• Parkinson’s disease;
  • Alzheimer’s disease;
  • Multiple sclerosis;
  • Neuropathic pain;
  • Childhood seizure disorders.

Effects on Heart Health and Reducing Inflammation and the Risk for Heart Disease

Omega-3 fatty acids are known to reduce the risk of heart disease which is why hemp seeds are ideal for good heart health. The seeds also contain high amounts of arginine, which is responsible for the production of nitric oxide in the body. Nitric oxide dilates the blood vessels and lowers blood pressure, which means a lower risk of heart disease. 

In a 2005 study of over 13,000 people, increased arginine intake resulted in decreased levels of the inflammation marker C-reactive protein (CRP). Lower levels of CRP equal a lower chance of heart disease. The gamma-linolenic acid, on the other hand, reduces inflammation which furthermore decreases inflammation and the risk of heart disease.

By reducing inflammation in the body, hemp seeds help with managing the symptoms of the following chronic diseases:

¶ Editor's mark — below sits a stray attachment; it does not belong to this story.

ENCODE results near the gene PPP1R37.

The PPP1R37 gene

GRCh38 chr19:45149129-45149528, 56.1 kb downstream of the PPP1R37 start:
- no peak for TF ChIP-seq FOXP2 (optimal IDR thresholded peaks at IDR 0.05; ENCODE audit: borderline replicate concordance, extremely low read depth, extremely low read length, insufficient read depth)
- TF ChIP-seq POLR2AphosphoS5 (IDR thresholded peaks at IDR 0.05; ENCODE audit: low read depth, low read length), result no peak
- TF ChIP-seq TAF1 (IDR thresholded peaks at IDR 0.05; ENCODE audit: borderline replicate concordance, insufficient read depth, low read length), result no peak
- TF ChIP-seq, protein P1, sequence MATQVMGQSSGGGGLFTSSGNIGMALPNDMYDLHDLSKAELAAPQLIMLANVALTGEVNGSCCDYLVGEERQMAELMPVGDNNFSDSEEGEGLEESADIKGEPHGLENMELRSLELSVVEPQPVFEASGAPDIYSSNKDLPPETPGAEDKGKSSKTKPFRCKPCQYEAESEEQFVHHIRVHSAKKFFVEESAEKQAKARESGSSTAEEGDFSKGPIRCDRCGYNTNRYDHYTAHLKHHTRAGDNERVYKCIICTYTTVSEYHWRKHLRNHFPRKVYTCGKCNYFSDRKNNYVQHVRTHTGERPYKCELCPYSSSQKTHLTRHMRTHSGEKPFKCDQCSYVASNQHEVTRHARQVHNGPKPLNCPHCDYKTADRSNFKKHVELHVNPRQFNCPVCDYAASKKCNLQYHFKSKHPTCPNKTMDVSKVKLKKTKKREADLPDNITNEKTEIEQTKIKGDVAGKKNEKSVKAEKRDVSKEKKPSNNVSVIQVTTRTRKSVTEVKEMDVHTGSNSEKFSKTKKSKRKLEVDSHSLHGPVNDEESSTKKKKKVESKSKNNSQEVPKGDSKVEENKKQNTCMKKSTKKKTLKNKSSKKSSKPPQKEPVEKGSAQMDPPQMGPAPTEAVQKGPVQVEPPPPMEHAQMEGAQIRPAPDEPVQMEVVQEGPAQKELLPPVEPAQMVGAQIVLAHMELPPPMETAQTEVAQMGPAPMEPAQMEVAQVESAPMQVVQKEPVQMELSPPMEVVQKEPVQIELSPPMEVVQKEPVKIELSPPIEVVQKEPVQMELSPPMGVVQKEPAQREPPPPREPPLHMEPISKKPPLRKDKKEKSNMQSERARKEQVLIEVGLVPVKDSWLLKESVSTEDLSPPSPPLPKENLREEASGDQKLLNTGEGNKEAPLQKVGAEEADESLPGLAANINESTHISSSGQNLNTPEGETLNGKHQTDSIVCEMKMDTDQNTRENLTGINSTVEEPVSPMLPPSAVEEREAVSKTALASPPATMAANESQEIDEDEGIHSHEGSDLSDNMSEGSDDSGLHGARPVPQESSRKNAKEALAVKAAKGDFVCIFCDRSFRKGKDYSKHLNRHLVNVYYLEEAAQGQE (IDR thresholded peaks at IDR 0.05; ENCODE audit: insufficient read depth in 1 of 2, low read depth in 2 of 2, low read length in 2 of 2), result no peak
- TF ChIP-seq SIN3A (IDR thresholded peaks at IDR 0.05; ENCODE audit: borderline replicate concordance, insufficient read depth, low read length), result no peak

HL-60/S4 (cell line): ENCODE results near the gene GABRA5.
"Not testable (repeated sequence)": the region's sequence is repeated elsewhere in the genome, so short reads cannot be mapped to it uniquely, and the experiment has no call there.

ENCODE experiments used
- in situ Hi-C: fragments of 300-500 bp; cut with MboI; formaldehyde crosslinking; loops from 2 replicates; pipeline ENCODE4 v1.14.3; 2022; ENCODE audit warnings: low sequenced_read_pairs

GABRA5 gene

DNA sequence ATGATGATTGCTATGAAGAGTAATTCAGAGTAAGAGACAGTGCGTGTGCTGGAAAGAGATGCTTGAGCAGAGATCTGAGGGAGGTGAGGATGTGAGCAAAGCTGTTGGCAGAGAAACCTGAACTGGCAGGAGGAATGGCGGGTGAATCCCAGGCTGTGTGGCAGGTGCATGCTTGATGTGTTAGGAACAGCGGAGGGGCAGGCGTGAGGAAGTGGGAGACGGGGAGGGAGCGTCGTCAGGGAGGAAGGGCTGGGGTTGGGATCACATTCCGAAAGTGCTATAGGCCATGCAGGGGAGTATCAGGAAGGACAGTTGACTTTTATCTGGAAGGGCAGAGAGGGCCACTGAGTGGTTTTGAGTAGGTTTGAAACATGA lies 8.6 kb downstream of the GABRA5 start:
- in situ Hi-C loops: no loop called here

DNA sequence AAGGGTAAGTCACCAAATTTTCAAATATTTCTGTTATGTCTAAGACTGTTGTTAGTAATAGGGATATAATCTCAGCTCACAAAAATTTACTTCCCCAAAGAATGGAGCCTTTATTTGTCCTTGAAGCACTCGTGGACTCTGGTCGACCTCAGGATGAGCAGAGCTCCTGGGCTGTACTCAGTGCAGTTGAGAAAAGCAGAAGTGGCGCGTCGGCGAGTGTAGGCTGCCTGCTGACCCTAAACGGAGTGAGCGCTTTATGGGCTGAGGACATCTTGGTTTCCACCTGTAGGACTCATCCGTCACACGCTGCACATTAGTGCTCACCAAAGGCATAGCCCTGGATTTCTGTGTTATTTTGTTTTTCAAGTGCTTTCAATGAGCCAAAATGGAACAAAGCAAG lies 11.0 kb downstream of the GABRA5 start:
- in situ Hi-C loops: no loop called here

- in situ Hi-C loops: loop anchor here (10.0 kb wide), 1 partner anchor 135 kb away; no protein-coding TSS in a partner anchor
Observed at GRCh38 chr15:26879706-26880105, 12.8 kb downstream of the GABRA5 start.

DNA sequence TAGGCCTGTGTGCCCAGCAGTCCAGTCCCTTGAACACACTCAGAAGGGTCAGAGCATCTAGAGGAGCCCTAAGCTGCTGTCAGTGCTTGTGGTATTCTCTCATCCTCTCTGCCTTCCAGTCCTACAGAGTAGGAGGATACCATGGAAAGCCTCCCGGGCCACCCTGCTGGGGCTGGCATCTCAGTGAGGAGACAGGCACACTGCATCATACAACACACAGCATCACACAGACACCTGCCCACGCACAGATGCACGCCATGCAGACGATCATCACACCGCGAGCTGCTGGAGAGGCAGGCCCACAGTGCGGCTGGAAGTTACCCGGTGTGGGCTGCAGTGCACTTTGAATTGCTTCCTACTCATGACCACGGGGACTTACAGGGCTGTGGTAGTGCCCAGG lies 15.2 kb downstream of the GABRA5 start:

• Metabolic syndrome;
  • Type 2 diabetes;
  • Arthritis;
  • Heart disease;
  • Non-alcohol-related fatty liver disease.

Finally, hemp seeds and hemp seed oil decrease blood pressure – which then decreases the risk of blood clot formation, promotes good cardiovascular health, and helps with recovery after a heart attack.

Effects on Skin Conditions

Chronic inflammation is often the case of atopic dermatitis (AD or eczema) and acne which can be improved by introducing hemp seeds to your diet. Studies have shown that hemp seed oil has helped people with eczema and acne.